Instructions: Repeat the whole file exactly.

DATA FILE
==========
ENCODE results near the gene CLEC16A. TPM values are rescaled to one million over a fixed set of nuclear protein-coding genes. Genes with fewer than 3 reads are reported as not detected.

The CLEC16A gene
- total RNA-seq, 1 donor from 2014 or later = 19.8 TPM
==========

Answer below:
ENCODE results near the gene CLEC16A. TPM values are rescaled to one million over a fixed set of nuclear protein-coding genes. Genes with fewer than 3 reads are reported as not detected.

The CLEC16A gene
- total RNA-seq, 1 donor from 2014 or later = 19.8 TPM